In 2008 we showed Reinier de Jong's amazing expanding bookcase and described it: "like a pair of Sansabelt pants after Thanksgiving dinner, it expands as required to accommodate its contents." It was an interesting piece of transformer furniture, taking up only as much space as was needed.
Now the designer has re-introduced it, making it stronger and lighter.
In The Bookcase, Alex Johnson noted that the purpose of the bookcase is changing in the digital world:
With fewer books to be housed, perhaps readers will look for more exciting ways of storing their home libraries in a mere shelf, with the bookcase becoming closer to a trophy cabinet.
Reinier de Jong picks up on the same theme, writing in the press release:
What are books worth when there is internet, smart phones, tablets and e-readers? Not much at first sight. However, it is exactly these digital developments that enhance the appreciation of books. No longer functional carriers of information but rather artefacts representing one’s identity.
It is not so much about the quantity of books anymore but what counts is a well-considered selection of quality books. Book shelves are therefore changing as well, from purely functional pieces of furniture to unique design pieces, equally important as the books they hold.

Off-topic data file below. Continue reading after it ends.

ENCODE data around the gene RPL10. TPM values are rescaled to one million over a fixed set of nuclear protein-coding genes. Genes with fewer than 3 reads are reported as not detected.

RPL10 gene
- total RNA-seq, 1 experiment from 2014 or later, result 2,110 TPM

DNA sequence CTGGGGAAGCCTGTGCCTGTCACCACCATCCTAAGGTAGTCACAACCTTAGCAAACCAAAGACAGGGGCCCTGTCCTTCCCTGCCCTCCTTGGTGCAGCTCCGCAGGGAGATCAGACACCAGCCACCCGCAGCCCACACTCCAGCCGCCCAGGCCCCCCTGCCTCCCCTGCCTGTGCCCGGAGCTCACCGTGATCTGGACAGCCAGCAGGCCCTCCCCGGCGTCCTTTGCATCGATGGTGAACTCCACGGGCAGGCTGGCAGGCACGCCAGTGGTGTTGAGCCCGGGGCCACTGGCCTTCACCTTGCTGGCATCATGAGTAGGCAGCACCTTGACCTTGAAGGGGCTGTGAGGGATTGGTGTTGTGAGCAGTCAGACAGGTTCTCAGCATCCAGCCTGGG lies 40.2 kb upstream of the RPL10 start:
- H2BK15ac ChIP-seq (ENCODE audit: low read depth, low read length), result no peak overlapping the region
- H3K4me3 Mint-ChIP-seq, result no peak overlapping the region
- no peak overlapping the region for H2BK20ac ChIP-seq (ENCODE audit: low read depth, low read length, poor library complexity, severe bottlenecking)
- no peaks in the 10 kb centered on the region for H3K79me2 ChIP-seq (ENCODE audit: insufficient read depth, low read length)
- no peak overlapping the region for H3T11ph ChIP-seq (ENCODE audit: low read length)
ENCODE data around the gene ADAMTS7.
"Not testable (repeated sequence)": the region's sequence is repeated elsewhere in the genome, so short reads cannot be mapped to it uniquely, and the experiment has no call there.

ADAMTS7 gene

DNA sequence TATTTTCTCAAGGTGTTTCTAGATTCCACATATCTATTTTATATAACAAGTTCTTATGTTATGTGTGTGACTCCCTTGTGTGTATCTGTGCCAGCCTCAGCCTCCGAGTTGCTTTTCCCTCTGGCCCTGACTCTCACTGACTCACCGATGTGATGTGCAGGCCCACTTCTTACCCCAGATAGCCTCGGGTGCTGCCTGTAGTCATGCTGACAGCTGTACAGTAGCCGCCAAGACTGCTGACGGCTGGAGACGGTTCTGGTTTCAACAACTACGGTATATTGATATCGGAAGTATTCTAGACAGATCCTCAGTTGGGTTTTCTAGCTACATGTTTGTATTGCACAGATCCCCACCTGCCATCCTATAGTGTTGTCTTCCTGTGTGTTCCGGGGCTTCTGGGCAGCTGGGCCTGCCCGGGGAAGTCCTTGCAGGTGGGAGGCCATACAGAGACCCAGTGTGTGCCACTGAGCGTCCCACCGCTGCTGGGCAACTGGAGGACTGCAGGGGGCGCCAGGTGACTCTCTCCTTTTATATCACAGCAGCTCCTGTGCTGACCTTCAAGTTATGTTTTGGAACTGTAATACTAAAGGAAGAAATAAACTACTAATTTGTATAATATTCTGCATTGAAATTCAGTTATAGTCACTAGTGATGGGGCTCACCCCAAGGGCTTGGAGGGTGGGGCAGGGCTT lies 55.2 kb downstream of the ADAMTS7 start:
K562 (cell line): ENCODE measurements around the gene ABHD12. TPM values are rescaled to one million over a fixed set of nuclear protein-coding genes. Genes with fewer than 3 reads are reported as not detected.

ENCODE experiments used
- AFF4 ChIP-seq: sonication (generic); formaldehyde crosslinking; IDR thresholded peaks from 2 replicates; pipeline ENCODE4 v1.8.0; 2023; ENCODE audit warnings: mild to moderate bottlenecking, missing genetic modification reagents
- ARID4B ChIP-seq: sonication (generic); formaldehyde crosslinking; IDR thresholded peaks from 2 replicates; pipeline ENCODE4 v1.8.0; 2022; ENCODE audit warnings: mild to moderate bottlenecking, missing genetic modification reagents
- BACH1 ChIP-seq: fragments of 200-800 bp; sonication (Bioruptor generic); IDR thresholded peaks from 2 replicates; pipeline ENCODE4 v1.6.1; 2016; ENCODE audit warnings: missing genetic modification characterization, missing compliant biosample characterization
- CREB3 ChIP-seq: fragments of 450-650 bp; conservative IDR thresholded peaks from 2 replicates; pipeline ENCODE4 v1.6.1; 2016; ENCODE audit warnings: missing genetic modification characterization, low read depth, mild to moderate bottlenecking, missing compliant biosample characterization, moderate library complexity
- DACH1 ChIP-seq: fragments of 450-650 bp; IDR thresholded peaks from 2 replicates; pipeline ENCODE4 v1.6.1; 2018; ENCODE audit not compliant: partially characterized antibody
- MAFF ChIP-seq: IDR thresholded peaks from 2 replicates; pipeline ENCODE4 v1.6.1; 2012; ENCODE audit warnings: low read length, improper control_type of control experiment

REK was designed back in 2008 by Reinier de Jong as a bookcase that grows with your book collection. The fewer the books, the smaller the bookcase. The zigzag-shaped parts slide in and out to accommodate books in the resulting spaces. The books can also be arranged according to their size. The narrow spaces are excellent for magazines.
Last time 'round, commenters questioned how green this design was, in that there appeared to be a lot of material serving a pretty basic function. This is still true ( although it is now a svelte 175 pounds) but it's not really a bookshelf, it's a trophy case, and a lovely one at that. Thanks to Reinier de Jong.